Airlines in the United States are avoiding their role in climate change by postponing meaningful action
Fri 20 Nov 2009 – As Congress considers historic climate change legislation and diplomats prepare for December’s UN Climate Change Conference in Copenhagen, it is time that the US domestic airline industry stops trying to fly above the debate over how to reduce greenhouse gas emissions. While air travel only contributes 2 percent of the world’s greenhouse gas emissions, according to the International Air Transport Association, the US aviation sector emitted 124 million tons of carbon dioxide equivalents in 2003 alone – equal to a year’s worth of driving by 23 million cars. While other sectors have acknowledged their impact on the climate and revised their business plans accordingly, the domestic airline sector has in large part sought to postpone meaningful action, write Virgin America CEO David Cush (right) and Mindy Lubber of Ceres.
Airlines are part of the problem, and must be part of the solution. The first step is for the airline industry to support climate change legislation that includes measurement, reporting and accountability for air travel. Airlines must stop asking to be excused from paying their fair share and should be part of any comprehensive US climate and energy legislation.
Airlines should also accept tough new regulatory standards for more efficient aircraft fleets and welcome government-set goals for renewable fuels. The government in turn can help accelerate research and enact price supports to develop biofuels.
We must also make better use of existing technologies already in use in other nations. For example, a congressional upgrade of our ageing air traffic system with the Federal Aviation Administration’s NextGen programme would effectively create HOV (high-occupancy vehicle) lanes in the sky. More technologically advanced airliners that can be more efficiently operated should not have to wait behind older, less sophisticated jets on approach or takeoff. It is estimated that this move could save almost 1 billion gallons of fuel, cut massive amounts of CO2 emissions, and reduce delays by one-third at our nation’s most congested airports by 2018.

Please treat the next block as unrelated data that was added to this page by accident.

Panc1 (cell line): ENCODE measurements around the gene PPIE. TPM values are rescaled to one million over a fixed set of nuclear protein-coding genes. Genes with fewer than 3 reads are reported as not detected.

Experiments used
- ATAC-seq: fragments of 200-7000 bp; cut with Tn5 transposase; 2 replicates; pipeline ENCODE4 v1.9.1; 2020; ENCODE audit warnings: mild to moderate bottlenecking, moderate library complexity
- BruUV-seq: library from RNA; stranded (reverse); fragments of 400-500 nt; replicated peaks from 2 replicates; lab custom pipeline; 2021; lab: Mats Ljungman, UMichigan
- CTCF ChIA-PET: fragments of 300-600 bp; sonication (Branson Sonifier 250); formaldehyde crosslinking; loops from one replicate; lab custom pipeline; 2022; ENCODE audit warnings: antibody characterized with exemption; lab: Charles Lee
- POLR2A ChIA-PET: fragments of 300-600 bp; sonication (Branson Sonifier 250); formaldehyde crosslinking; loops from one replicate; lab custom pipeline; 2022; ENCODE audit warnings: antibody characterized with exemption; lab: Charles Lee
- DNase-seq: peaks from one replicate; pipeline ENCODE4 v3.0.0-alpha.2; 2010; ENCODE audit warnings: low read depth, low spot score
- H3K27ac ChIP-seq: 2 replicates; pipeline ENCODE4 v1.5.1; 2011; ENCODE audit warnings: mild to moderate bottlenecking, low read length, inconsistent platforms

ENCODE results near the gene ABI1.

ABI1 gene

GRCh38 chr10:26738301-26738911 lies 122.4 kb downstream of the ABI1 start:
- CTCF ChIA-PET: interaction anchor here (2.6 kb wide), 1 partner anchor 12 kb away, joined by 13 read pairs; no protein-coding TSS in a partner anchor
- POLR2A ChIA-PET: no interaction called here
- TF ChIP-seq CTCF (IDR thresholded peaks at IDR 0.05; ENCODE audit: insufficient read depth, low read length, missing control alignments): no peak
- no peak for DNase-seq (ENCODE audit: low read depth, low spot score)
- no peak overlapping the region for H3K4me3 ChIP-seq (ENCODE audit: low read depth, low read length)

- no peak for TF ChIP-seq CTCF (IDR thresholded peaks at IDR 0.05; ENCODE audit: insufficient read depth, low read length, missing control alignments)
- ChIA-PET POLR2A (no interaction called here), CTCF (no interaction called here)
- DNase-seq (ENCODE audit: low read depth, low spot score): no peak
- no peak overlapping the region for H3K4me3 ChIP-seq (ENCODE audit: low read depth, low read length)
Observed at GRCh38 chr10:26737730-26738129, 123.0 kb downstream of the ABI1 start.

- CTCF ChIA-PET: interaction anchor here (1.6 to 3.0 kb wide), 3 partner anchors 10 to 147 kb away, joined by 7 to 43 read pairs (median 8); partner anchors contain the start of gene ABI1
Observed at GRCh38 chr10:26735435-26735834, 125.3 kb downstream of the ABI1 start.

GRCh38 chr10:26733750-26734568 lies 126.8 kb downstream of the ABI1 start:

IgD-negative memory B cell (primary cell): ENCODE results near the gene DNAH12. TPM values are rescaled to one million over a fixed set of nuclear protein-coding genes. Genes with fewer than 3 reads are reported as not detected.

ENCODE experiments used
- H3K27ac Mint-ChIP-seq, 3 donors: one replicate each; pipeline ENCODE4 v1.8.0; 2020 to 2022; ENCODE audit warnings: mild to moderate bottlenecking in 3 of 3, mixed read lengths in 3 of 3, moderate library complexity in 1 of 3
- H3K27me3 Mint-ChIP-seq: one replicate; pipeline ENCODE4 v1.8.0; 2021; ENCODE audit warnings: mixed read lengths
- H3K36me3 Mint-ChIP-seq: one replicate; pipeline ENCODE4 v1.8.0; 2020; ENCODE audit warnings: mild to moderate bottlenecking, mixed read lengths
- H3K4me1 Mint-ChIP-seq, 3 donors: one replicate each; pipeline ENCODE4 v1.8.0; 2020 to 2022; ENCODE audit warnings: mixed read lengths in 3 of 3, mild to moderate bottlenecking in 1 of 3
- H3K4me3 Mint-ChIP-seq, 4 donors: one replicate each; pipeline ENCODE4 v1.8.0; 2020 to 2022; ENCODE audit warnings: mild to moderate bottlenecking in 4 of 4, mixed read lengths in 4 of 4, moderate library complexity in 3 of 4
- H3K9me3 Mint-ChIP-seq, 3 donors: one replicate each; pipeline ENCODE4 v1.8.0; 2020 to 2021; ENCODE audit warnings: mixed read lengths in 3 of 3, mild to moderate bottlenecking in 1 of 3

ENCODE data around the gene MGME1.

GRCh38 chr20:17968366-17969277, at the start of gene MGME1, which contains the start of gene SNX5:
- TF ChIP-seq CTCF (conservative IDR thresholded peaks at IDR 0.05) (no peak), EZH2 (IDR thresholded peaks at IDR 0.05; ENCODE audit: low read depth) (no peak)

In addition, airlines can aggressively review every niche of their operations to reduce their impact. Common, but inconsistently used operational practices, such as the use of efficient airport ground power instead of jet-engine auxiliary power units, single-engine taxiing, reduced-power takeoffs, using electronic tablets for crew rather than paper manuals, and using idle reverse thrust on landings all save fuel and cut emissions. And small savings add up: every pound removed from an aircraft can save up to 12,000 gallons of fuel and commensurate CO2 emissions annually.
There are other, longer-term steps airlines can take to increase transparency and accountability. Last year, Virgin America became the first commercial-passenger airline to join the EPA Climate Leaders programme, which requires members to measure and report total greenhouse gas emissions. This spring, the airline achieved another industry first by listing its GHG emissions according to the internationally accepted standards of the Climate Registry.
To be clear, these are challenges for an industry already hard-hit by the economy, fuel prices and relentless competition. But the same inventive solutions that will help the environment will also help move our industry forward. Big challenges have historically propelled industries towards more innovation and greater efficiencies. As an industry, we must stop trying to downplay aviation’s impact on the environment and engage in real discussions on how we can collectively reduce our footprint in a way that makes sense for travellers, our business and the planet.
David Cush is the President and CEO of Virgin America. Mindy Lubber is President of the environmental think-tank Ceres.
This Commentary first appeared in the San Francisco Chronicle and GreenAir Online thanks the newspaper and Virgin America for their kind permission to republish the article.